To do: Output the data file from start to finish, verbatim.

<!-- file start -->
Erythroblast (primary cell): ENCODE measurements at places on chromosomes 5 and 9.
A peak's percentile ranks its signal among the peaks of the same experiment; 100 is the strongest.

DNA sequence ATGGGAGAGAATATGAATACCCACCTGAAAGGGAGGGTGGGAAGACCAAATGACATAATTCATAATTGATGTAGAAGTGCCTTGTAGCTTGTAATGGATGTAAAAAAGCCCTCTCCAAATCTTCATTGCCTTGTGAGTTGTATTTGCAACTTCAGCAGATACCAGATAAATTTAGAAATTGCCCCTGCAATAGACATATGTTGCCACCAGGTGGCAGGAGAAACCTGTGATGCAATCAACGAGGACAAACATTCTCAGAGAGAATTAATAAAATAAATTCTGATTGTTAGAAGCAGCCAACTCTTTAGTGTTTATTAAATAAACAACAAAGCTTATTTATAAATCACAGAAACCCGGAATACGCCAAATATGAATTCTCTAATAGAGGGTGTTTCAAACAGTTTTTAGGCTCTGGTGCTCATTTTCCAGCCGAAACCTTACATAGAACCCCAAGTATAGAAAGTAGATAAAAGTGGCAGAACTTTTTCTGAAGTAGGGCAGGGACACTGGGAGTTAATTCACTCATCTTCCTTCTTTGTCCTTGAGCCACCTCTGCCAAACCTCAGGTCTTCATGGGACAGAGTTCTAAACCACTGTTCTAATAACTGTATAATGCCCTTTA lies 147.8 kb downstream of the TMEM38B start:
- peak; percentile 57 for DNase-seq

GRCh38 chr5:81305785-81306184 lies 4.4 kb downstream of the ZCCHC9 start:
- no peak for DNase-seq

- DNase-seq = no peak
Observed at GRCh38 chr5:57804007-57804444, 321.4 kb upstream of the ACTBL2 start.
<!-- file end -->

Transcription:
Erythroblast (primary cell): ENCODE measurements at places on chromosomes 5 and 9.
A peak's percentile ranks its signal among the peaks of the same experiment; 100 is the strongest.

DNA sequence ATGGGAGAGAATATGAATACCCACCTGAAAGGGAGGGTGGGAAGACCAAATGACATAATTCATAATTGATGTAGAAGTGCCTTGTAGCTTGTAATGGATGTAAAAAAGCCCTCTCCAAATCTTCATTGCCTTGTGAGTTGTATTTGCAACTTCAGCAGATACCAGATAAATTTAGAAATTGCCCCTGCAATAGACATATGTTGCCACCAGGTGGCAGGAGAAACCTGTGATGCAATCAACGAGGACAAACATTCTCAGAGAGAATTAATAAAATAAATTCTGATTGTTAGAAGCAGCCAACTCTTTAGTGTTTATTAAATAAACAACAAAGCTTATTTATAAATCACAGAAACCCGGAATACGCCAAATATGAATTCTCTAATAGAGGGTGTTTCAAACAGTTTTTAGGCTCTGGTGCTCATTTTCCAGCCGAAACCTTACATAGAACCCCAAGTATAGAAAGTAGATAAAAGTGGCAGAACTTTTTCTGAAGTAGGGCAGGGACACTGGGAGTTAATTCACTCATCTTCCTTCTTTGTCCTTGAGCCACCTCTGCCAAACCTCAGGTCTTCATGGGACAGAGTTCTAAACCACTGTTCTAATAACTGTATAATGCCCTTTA lies 147.8 kb downstream of the TMEM38B start:
- peak; percentile 57 for DNase-seq

GRCh38 chr5:81305785-81306184 lies 4.4 kb downstream of the ZCCHC9 start:
- no peak for DNase-seq

- DNase-seq = no peak
Observed at GRCh38 chr5:57804007-57804444, 321.4 kb upstream of the ACTBL2 start.